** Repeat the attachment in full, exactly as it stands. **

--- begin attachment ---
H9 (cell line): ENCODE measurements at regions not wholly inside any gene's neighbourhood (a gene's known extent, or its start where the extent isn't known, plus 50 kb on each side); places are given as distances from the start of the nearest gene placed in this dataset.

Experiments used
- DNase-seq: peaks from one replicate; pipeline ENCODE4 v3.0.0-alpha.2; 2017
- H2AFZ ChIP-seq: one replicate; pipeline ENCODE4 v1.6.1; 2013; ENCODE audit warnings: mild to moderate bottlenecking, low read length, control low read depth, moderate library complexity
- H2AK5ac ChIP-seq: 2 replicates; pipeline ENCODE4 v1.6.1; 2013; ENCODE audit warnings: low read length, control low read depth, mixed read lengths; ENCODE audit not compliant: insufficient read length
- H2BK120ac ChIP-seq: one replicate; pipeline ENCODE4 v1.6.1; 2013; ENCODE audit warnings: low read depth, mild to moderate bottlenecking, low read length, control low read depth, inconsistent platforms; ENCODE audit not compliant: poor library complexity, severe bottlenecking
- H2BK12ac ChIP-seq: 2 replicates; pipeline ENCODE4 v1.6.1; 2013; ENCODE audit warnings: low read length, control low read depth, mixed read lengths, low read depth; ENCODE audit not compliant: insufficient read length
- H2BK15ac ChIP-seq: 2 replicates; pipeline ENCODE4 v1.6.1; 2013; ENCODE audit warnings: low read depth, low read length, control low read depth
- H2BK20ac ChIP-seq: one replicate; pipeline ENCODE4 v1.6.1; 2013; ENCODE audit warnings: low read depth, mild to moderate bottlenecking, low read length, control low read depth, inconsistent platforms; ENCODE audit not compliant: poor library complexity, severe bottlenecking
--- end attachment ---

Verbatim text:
H9 (cell line): ENCODE measurements at regions not wholly inside any gene's neighbourhood (a gene's known extent, or its start where the extent isn't known, plus 50 kb on each side); places are given as distances from the start of the nearest gene placed in this dataset.

Experiments used
- DNase-seq: peaks from one replicate; pipeline ENCODE4 v3.0.0-alpha.2; 2017
- H2AFZ ChIP-seq: one replicate; pipeline ENCODE4 v1.6.1; 2013; ENCODE audit warnings: mild to moderate bottlenecking, low read length, control low read depth, moderate library complexity
- H2AK5ac ChIP-seq: 2 replicates; pipeline ENCODE4 v1.6.1; 2013; ENCODE audit warnings: low read length, control low read depth, mixed read lengths; ENCODE audit not compliant: insufficient read length
- H2BK120ac ChIP-seq: one replicate; pipeline ENCODE4 v1.6.1; 2013; ENCODE audit warnings: low read depth, mild to moderate bottlenecking, low read length, control low read depth, inconsistent platforms; ENCODE audit not compliant: poor library complexity, severe bottlenecking
- H2BK12ac ChIP-seq: 2 replicates; pipeline ENCODE4 v1.6.1; 2013; ENCODE audit warnings: low read length, control low read depth, mixed read lengths, low read depth; ENCODE audit not compliant: insufficient read length
- H2BK15ac ChIP-seq: 2 replicates; pipeline ENCODE4 v1.6.1; 2013; ENCODE audit warnings: low read depth, low read length, control low read depth
- H2BK20ac ChIP-seq: one replicate; pipeline ENCODE4 v1.6.1; 2013; ENCODE audit warnings: low read depth, mild to moderate bottlenecking, low read length, control low read depth, inconsistent platforms; ENCODE audit not compliant: poor library complexity, severe bottlenecking